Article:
Translating the Spirit of the New Urban Agenda to Our Mechanisms of Work

Diana Kinya, Nairobi Community Manager
Nairobi, 5 October 2016

A wide range of participants have for the last two years engeged in regional and thematic high level meetings to debate priorities and policy reccomendations for the final declaration of the New Urban Agenda. This has involved a myriad of activities at the city level, regional level, and international level from the first precom event in the US to the event in Surabaya where the final document was drafted. However According to Mr. George Wasonga the CEO of the Civil Society Urban Development Platform (CSUDP) and the convener of the Kenyan Civil Society Habitat III Caucus, of most importance to cities is the post-Quioto plans that ensure translation of the document’s philosophy to our work and remain on track in implimenting its commitments. We spoke to Mr Wasonga on how the New Urban Agenda can be implimented in Nairobi city.

What is your opinion on the just concluded New Urban Agenda Document?

We are very excited to read and listen to the negotiations happening around the urban agenda and especially the underlying philosophy that “you leave no one behind”. This is because this philosophy trys to activate the element of what inclusivity is, which means not just participating in but benefiting from. The underlying vision of the new urban agenda aligns itself to the right to the city, especially in urban areas like Nairobi that have a tendency of promoting exclusivity that the bigger majority of urbanites are progressively feeling detached from the city. The spirit of the document in my view carries the aspirations of the civil society. The document in its spirit is very people-centrered and this implies that there is a lot of latitude for civil societies to engage with.

How did you participate in the habitat 3 preparation process?

With the leadership of the CSUDP 20 civil society organization based in Nairobi formed a Kenya habitat III caucus. The caucus evaluated its asset worth to bring it on board towards drafting Kenya’s position to the new urban agenda. This asset worth relates to facts that CSOs by their calling have been attached to the problems of the underprevalaged, invested their time in innovating how to solve these problems and they have engaged with communities in such a manner that they are embeded within the community structure. Our primary goal was to get our voice into the agenda discourse from the very primary stages by giving our perspectives and bring meaning to inclusivity, right to the city and leaving no one behind in the essence of what we have cultivated over period of time. This was presented as a common position to the habitat secretariat for consinderation. We appreciated the need to interface very progressively and proactivey with the national habitat committee as the only logical step to get our contribution embeded in the document. We came to a concesus in three ways that; as we go to Quito we have an harmonised kenyan position that speaks very directly to some of the concerns and interests that the civil society sector has had particularly for the underprevailaged members of the society; Harmonised our position so that we have a common stage of consolidating a kenya position that shall also be reflected in our exhibitions and worked with the national government to start to anticipate what we call a post Quioto action plan.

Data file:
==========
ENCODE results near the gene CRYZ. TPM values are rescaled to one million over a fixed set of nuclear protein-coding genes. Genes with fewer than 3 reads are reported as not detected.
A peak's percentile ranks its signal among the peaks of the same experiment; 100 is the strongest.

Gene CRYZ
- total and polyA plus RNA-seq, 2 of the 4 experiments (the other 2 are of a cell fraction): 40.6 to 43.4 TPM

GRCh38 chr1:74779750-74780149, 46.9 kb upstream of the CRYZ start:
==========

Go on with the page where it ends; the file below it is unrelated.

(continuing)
What is the post-Quito plan to ensure that the new urban agenda is implimented in Nairobi city?
We have a five strategy plan to ensure successful implimentation; first we have planned for a clear coperation framework between government and civil society and communities where we are able to herness from the various innovations that the civil society has put in place and progress viable models that have potential to help us meet our commitments. Secondly we intend to popularize what we are calling the New Urban Agenda. To help people understand the various levels of commitment by unpacking the main document and delivering it in a popular manner so that people are able to embrace it within their regular planning routeens whether within the CSOs or government sector. To ensure continued monitoring of the progress we propose strengthen and institutionalize the national habitat committee to be able to evaluate the level of progress on the varoius commitments. Our fourth startegy is to have a common platform for showcasing different contribution by way of an annual conference where we have people showcasing how much contribution they have made and create a general accountability. Finally and of great importance is to create aweareness platforms along various cities including Nairobi through what we refer to as Local Urban Forums (LUFs). These will offer platforms againist which communities can express themselves and can get feed back as well as be prompted to meet some of the obligations.
What is your take home message from the proposed Urban Agenda?
There are three key ideas that reflect what we have been championing for. One is the agenda recognising the social capital that is inherent in the underprevailaged urban residents. There seems to be very good regoniation of the informal economy and how we can create conducive environment for it to thrive. Second is the attempt to balance spread of basic services so that it’s not about leser qulity for the underprevailaged but the right quality for everyone and every where and Finaly it’s the constant reference to the people participation in addressing the peoples aspirations as the primary beneficiaries.

Photo: CSUDP

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